Ironing Out the Kinks

Infernal Bridegroom Productions resurrects Ray Davies' A Soap Opera after 27 years in rock limbo

Cooper says the workaday plotline -- especially the pub sing-along "Have Another Drink" -- plays well with the semiprofessional IBP cast. "The opening lines of that song are 'Has everybody got problems? Are you stuck in a dead-end job?' We all walk around in the breaks singing that and going, 'Yeah!' "

Winscott takes comfort in the fact that Davies, despite never working a traditional job, could obviously relate to the rest of us. Perhaps rock stars are not so different after all. "Ray Davies has never had a nine-to-five in his whole life," Winscott says. "And as great as being a fuckin' rock star is, it's probably not all it's cut out to be."

Evidently it isn't. Why else would so many rock stars have written rock operas in an attempt to be taken more seriously than their cohorts? The very existence of the genre speaks to rock and its practitioners' unnamed yearning for mainstream respectability.

Cary Winscott's character is a star in the pub, but what about everywhere else?
Cary Winscott's character is a star in the pub, but what about everywhere else?


Infernal Bridegroom Productions presents A Soap Opera every Friday (8 p.m.) and Saturday (8 p.m. and 11 p.m.) through November at the Axiom, 2524 McKinney. There will be a sneak preview Thursday, November 7. Holders of tickets to the Saturday late show will be admitted free to post-performance concerts by Mansion (November 9), the Jewws (November 16), the John Sparrow (November 23) and Balikbayan (November 30). For more information, call 713-522-8443.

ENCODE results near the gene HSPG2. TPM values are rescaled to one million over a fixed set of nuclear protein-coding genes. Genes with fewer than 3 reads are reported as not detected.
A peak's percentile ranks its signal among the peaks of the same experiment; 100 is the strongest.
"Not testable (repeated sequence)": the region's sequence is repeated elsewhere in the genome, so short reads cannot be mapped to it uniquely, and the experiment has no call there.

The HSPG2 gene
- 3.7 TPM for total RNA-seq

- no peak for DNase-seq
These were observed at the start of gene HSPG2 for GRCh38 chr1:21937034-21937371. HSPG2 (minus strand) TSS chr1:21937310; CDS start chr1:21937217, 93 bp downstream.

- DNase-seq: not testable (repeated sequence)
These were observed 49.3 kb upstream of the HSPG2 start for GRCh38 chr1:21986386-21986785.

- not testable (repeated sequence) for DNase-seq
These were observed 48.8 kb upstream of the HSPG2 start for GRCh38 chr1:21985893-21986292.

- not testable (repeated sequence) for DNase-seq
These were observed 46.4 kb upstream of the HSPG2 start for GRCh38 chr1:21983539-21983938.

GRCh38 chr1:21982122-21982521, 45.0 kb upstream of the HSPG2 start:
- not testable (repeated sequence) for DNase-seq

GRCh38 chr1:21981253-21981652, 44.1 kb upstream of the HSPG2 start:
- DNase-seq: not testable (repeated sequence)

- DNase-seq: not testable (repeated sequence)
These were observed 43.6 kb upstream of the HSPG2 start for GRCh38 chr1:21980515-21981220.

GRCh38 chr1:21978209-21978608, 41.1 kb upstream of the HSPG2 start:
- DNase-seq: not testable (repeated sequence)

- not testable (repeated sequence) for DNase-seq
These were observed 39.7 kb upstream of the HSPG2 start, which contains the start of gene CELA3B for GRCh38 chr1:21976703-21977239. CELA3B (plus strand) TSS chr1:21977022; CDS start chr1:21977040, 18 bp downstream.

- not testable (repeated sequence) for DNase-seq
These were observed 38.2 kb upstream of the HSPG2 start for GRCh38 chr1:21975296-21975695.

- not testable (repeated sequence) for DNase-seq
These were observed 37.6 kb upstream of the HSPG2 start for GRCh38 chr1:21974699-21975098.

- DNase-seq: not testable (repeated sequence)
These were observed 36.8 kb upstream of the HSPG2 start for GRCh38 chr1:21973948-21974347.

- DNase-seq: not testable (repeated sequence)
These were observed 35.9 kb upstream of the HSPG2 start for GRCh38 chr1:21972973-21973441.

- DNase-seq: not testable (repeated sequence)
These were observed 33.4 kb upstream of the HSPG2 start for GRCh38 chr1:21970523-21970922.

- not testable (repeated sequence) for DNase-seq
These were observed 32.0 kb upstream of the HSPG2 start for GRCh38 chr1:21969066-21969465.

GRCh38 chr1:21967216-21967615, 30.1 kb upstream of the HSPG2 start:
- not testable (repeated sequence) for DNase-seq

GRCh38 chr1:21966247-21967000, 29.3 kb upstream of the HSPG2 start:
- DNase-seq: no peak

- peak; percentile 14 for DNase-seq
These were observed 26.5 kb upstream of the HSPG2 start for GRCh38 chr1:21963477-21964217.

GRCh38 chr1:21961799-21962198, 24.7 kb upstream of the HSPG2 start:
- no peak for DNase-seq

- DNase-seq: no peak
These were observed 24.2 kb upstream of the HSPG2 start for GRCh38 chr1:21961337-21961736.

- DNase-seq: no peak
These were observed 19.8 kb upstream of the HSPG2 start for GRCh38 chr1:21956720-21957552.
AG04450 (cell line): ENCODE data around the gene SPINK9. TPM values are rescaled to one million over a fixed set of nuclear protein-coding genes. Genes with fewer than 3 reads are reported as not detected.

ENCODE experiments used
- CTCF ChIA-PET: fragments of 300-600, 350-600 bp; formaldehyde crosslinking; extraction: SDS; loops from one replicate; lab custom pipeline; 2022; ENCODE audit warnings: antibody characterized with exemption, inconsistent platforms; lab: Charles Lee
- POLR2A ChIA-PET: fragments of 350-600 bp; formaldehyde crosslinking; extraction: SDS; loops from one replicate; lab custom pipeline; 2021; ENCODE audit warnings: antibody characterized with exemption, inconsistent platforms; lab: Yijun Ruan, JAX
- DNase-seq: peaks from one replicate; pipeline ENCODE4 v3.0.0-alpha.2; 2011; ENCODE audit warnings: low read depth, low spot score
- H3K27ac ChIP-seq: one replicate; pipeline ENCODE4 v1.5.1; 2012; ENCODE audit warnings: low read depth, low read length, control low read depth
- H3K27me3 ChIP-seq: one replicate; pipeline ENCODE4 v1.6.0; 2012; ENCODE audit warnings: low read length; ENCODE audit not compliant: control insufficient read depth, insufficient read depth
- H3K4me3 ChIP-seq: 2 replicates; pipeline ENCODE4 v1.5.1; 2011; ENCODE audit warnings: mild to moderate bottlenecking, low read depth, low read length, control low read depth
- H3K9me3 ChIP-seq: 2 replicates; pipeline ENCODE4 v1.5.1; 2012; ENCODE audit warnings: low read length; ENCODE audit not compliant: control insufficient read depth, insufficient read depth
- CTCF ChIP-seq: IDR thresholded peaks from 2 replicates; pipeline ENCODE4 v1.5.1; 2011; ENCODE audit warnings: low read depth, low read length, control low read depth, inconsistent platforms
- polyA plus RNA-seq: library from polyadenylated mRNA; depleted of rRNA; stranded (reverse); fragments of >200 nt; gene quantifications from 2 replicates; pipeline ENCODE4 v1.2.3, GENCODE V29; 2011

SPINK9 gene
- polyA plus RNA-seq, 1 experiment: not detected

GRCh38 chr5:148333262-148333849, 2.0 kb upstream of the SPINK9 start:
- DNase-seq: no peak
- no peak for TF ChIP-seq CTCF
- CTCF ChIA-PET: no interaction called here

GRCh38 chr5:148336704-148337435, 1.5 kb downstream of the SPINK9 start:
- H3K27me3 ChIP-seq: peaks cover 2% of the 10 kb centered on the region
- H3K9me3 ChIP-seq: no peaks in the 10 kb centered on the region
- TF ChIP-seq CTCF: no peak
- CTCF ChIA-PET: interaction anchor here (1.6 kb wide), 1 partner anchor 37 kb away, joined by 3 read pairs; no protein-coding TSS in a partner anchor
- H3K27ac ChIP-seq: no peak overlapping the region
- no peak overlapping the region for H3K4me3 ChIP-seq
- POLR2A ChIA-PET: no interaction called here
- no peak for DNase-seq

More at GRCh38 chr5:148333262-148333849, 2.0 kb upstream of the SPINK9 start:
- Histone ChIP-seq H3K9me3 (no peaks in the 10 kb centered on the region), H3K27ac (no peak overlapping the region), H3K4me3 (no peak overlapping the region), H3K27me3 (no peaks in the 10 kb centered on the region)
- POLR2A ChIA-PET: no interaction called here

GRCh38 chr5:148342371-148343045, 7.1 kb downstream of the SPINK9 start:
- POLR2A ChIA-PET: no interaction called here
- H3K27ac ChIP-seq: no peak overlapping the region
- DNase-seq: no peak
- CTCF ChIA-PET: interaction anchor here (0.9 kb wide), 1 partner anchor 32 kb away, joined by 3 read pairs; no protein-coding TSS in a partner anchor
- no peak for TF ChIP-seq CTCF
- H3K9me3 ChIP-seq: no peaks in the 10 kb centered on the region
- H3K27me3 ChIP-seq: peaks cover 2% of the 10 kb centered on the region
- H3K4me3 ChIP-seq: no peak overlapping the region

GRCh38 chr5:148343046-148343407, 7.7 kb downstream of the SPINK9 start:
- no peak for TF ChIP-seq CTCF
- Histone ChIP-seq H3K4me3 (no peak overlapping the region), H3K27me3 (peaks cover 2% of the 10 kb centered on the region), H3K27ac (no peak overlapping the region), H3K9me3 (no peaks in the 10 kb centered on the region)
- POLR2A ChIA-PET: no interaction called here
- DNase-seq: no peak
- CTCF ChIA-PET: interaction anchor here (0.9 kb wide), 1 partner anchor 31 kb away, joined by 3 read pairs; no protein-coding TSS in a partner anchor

The Who's Tommy is a classic example. Though not the first rock opera (that honor goes to the Pretty Things' S.F. Sorrow), it is among the most famous. According to British author and music business mogul Simon Napier-Bell, Tommy was the brainchild not so much of Pete Townshend, but of the Who's vengeful manager, Kit Lambert. Kit's father, Constant Lambert, had been a classical composer whose last substantial work was panned mercilessly by the London critics, and according to Napier-Bell, the elder Lambert drank himself to death six weeks after its disastrous opening. "For Kit, the Who doing Tommy at the Met was some sort of revenge with the traditional music establishment," Napier-Bell wrote Racket via e-mail from London.

To a certain extent, the rock opera movement was an expression of rock's postadolescence. By the late 1960s, rock had moved beyond simply doing whatever it took to piss off and/or terrify old people and started trying to beat them at their own game. It took the punk movement of the mid-'70s to bring rock back to its "hope I die before I get old" roots. By that time, the likes of Pete Townshend were singing a very different tune.

For Napier-Bell, what we call "rock opera" is a misnomer. For him, Tommy and A Soap Opera and Hair and Jesus Christ Superstar belong in the same musical tradition that gave us Guys and Dolls and West Side Story. "What was really worthy of the name 'rock opera' was any of the classic live performances by the great rock groups of the '70s," he writes. "A live show by Led Zeppelin was something far more worthy of being called 'rock opera' than was Tommy, as were any of the Who's live performances, or shows by Queen, or Guns N' Roses, or Iron Maiden. No! Perhaps they were 'rock circus.' "

And once you get to Iron Maiden, we're back cocking our eyebrows at the jitterbugging elves and hulking druids again. Lucky for us, then, that A Soap Opera is not a true rock opera.

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